Advice for New SFR Investors – Tip 1

Appreciation is a long-term benefit of real estate investing, but each deal should be evaluated on a cash-on-cash basis. That is, if you put $25,000 down on a $125,000 property, what is the annual return (net cash flow) on your $25,000? The mathematical formula is easy: Revenue-Expenses divided by cash invested. When projecting investment returns on a property, it’s easy to under-estimate expenses, and thereby miss your targets. This is especially true when purchasing older, single family rentals.

Hidden rehab costs can quickly mount. You might budget for a simple kitchen cabinet replacement, and then discover hidden mold or dry rot that needs to be repaired first. Or a prior water heater or HVAC unit that was replaced without a permit, and now the city wants to charge you to bring the property into compliance.

Operating costs should be relatively easy to project, but if the owner is paying the water bill, and a significant leak goes un-reported, that can add hundreds of dollars before it’s discovered. So too can unexpected pest-control and any number of preventative maintenance and repairs that are a cost of doing business, not your tenants’ responsibility.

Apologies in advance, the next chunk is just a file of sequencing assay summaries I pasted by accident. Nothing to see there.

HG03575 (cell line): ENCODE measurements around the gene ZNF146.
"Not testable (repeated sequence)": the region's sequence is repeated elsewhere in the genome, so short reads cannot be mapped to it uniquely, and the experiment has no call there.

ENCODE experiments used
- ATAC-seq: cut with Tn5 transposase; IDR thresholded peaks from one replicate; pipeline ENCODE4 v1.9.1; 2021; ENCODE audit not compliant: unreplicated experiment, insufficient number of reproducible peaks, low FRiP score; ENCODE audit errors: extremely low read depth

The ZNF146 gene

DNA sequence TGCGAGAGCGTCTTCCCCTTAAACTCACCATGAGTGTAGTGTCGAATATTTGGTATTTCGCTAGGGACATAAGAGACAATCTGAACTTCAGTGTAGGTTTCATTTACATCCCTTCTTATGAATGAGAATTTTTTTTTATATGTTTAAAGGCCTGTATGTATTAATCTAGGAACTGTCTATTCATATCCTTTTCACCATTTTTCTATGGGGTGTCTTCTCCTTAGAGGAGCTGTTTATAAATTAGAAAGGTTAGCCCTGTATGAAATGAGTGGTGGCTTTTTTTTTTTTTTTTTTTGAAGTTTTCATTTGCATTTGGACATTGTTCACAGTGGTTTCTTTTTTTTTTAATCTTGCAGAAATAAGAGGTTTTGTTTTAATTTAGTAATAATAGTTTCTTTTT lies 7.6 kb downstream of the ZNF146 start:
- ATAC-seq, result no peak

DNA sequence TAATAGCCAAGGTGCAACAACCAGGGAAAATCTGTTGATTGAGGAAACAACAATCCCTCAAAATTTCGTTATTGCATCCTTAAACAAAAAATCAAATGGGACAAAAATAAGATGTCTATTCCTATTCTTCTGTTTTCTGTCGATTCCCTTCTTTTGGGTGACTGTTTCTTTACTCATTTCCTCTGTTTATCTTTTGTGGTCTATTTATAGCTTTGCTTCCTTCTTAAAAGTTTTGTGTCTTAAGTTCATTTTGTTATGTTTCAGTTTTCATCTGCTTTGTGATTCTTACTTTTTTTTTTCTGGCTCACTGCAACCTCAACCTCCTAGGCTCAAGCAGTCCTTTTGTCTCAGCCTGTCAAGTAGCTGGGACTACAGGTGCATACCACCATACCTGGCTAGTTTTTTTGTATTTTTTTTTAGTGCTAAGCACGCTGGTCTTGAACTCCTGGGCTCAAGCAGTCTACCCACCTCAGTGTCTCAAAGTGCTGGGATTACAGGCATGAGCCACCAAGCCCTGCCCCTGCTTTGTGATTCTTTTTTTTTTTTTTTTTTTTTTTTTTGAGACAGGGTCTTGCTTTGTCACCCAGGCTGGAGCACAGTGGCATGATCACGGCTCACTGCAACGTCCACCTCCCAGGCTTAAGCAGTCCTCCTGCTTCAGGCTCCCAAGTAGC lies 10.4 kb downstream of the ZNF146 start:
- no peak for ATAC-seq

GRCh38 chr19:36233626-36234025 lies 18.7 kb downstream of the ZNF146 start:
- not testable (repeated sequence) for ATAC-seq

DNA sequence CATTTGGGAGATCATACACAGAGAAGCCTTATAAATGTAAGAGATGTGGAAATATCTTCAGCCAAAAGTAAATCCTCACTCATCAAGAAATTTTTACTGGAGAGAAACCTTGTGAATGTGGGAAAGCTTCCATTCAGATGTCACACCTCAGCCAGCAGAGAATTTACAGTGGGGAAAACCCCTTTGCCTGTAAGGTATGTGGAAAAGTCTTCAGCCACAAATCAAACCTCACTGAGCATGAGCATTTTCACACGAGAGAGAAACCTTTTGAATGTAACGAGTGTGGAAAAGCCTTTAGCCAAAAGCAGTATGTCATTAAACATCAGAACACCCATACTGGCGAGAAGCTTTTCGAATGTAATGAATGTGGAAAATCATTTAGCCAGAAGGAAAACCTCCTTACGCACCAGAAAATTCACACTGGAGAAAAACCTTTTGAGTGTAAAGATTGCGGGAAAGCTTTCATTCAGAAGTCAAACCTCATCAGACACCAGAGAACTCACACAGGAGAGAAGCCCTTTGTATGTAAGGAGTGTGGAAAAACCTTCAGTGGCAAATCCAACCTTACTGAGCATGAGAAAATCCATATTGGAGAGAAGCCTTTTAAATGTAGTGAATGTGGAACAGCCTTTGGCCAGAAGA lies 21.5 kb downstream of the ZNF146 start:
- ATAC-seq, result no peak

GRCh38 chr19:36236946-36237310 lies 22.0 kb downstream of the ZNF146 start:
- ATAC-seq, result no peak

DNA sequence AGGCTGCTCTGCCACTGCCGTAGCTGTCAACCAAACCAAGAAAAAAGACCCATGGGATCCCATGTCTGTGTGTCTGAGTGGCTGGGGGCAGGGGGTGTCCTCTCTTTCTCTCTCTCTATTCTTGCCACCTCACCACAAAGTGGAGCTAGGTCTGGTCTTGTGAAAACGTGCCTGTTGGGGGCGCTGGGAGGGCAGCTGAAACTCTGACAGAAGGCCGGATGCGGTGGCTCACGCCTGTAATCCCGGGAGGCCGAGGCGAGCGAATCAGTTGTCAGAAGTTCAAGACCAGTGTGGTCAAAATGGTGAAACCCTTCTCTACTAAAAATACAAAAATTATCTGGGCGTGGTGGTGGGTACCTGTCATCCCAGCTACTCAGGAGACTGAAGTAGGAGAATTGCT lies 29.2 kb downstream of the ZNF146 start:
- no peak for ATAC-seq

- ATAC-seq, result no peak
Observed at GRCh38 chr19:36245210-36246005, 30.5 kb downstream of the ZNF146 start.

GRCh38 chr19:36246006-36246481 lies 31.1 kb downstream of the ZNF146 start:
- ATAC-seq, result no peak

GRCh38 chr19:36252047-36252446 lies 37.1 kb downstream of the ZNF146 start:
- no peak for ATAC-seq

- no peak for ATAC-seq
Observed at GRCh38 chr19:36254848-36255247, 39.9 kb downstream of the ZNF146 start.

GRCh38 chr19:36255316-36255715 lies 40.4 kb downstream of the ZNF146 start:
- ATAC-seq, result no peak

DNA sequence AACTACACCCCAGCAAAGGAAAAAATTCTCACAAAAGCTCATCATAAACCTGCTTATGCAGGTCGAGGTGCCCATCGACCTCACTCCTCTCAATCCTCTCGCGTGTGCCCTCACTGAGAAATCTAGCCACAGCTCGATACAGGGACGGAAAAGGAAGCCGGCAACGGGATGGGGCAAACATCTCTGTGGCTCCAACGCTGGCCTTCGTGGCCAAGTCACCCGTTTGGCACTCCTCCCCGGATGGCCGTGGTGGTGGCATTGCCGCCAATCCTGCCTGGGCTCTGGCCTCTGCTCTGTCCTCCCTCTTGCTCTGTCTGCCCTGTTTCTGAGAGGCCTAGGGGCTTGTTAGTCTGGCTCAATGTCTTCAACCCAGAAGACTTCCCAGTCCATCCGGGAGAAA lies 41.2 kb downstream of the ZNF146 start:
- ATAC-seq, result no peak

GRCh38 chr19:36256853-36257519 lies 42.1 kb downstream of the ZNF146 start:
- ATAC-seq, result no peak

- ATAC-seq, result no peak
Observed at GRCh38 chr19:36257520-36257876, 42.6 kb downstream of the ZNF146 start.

Eventually roofs, HVAC units, driveways, etc. will need replacement. These capital expenses, or CapEx, should be budgeted and planned. If you create a separate account and put money aside every month or year, when the need arises, you’ll be spending money already reserved, instead of scrambling to come up with a cash infusion to cover the costs.

The cost of vacancy or uncollected rent should also be considered. Most real estate investors operate on cash-basis accounting, and when reported on a Profit & Loss statement, revenue is only what was received. On the other hand, proforma projections are usually based on accrual accounting, and it is assumed that rent is collected every month, thus the need to look at the expense (reduction in revenue) incurred in turn-over and vacancy.

When not taken into consideration, these factors can add up to investment returns that are far below wide-eyed expectations.

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